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Apollo Belvedere

Modern plaster replica of a Roman marble copy of a Greek bronze original of ca. 330 BCE, usually associated with the sculptor Leochares. Most scholars, however, now believe he is a Roman re-creation or adaptation in Greek style and date him to 130-140 CE, around the time of the emperor Hadrian (ruled 117-138).

The original is in the Vatican Museum, Museo Pio Clementino, Cortile Ottagono no. 1015. Marble. H. 2.24 m. (7 ft. 4 in.). According to the small metal oval in the base, the cast was purchased from the Caproni Bros. cast company of Boston, probably in 1885.

This statue of Apollo, Greek god of music, poetry and archery, was one of the first Classical works put on display in the Vatican in the 16th century, where it formed part of the collection of Pope Julius II. It takes its name from the Belvedere Court, the Court of the "Beautiful View," designed by the Renaissance architect Bramante, where it may still be seen.

The statue shows Apollo as a handsome youth, who held a bow in his outstretched hand. His pose is dynamic: he strides forward on his right leg with the left trailing slightly. (A tree trunk carved with a snake behind the right buttock helps support the figure, especially at ankle-level, the weakest point of any marble statue). The right arm, extended along his side, lacks the forearm and hand (holding a laurel branch originally?). The left arm (its hand also missing) was extended nearly horizontal away from the body, perhaps to grasp a bow, now also missing. Regardless of the attribute, the extension of the arm into space is a tour de force of the stone carver's craft, not least because it also supports the weight of a cloak around the neck and along the left arm; its curving folds are unsupported between shoulder and wrist. Viewed from the front, the turn of Apollo's head to his left side shows off his strikingly 'classical' profile to best advantage. The other traits of the figure are equally distinctive: the long hair is gathered at the back of the head and drawn up into a knot with trailing ends tied above the forehead. Looped over the right shoulder and under the left arm is a belt or baldric that supports the quiver of arrows behind Apollo's right shoulder. The figure wears sandals (notice too the ring around the left ankle). This type footwear, known to scholars as the pseudo-krepides, is a distinctively Roman shoe (Morrow 1985: 114), one of the reasons our figure is unlikely to copy a Greek statue.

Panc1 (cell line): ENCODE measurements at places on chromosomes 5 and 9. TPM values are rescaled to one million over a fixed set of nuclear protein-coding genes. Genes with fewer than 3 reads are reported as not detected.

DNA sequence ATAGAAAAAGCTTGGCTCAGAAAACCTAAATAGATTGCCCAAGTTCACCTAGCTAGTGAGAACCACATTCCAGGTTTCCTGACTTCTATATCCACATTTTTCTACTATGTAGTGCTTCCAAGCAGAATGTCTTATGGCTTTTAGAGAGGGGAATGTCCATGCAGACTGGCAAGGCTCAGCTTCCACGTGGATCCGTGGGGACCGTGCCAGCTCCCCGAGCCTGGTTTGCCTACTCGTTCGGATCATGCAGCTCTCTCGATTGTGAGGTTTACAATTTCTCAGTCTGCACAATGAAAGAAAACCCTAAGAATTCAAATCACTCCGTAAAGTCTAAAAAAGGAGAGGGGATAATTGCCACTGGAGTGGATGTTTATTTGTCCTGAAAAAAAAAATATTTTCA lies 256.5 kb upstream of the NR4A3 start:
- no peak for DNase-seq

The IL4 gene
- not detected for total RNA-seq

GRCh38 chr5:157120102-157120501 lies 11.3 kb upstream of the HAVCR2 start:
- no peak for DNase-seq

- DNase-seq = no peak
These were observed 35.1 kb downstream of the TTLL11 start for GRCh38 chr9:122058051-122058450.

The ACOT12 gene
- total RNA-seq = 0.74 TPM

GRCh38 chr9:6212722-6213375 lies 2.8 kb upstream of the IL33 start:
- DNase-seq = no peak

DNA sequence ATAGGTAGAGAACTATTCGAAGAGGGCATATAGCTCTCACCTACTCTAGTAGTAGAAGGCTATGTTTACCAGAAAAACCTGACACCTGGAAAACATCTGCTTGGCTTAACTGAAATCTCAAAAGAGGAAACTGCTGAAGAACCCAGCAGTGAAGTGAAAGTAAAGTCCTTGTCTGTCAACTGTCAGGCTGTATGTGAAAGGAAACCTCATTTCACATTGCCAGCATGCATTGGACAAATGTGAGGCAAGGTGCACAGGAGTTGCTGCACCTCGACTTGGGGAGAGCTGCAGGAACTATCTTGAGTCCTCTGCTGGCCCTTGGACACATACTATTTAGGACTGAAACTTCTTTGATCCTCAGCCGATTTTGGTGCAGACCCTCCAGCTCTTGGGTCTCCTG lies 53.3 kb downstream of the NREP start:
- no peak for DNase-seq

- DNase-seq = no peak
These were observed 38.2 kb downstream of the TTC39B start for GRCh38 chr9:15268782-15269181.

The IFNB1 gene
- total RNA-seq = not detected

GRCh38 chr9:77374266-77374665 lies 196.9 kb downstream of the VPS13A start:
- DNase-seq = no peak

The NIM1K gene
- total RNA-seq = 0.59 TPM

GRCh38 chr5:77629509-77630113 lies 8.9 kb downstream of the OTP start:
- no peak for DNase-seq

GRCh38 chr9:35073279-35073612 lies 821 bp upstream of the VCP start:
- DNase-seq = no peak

The prominent fig-leaf is not original, but was added in the Renaissance; it was removed from the original when the piece was being cleaned for its trip to the United States in 1983 for the Vatican Show.

Select Bibliography: Apollo Belvedere
  • Amelung, W. 1903. Die Sculpturen des vaticanischen Museums, II (Berlin) 256-69, no. 92, pl. 12.
  • Bieber, M. 1961. The Sculpture of the Hellenistic Age, rev. ed. (New York) 63, figs. 199-200.
  • Daltrop, G. 1975-76. "Zur Überlieferung und Restaurierung des Apollo vom Beledere," Rendiconti della Pontificia Accademia Romana di Archeologia 48: 127-40.
  • Daltrop, G., 1978. "Zum Attribut in der rechten Hand des Apollo vom Belvedere," in Greece and Italy in the Classical World (Acta of the XI International Congress of Classical Archaeology, London) 224-25.
  • Deubner, O.R. 1979. "Der Gott mit dem Bogen: das Problem des Apollo im Belvedere," Jahrbuch des Deutsches Archäologisches Institut 94: 223-44.
  • Galli, G., "Relazione. I Musei e le Gallerie Pontificie nell'anno 1924-1925," Rendiconti della Pontificia Accademia romana di Archeologia 3 (1924-25) 473-74, ills. 3-4.
  • Helbig, W. 1963. Führer durch die öffentlichen Sammlungen klassischer Altertümer in Rom: Die Päpstlichen Sammlungen im Vatikan und Lateran, I. 4th ed. (Tübingen) no. 226.
  • Hornblower, S., and Spawforth, A. (eds.) 1996. The Oxford Classical Dictionary (Oxford) 122-23. [abbreviated OCD]
  • LIMC II.1.183-464 (Apollo). [LIMC = Lexicon Iconographicum Mythologiae Classicae, a comprehensive myth and art encyclopedia: a copy is available in the reference section of Spencer Art & Architecture Library at KU]
  • Morrow, K.D. 1985.  Greek Footwear and the Dating of Sculpture (Madison) 106 pl. 96, 114.
  • The Vatican Collections. The Papacy and Art (Metropolitan Museum of Art, 1982) 63-64, 62 col. fig.

 


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Nike (Victory) of Samothrace (reduced size)
Modern plaster replica (given to the Wilcox by the KU Department of French and Italian) at a about 1/2 scale of a Greek original of ca. 190 BCE (original is just over 8 ft tall). According to the small metal oval in the back, the cast was purchased from the Caproni Bros. cast company of Boston probably in 1885.

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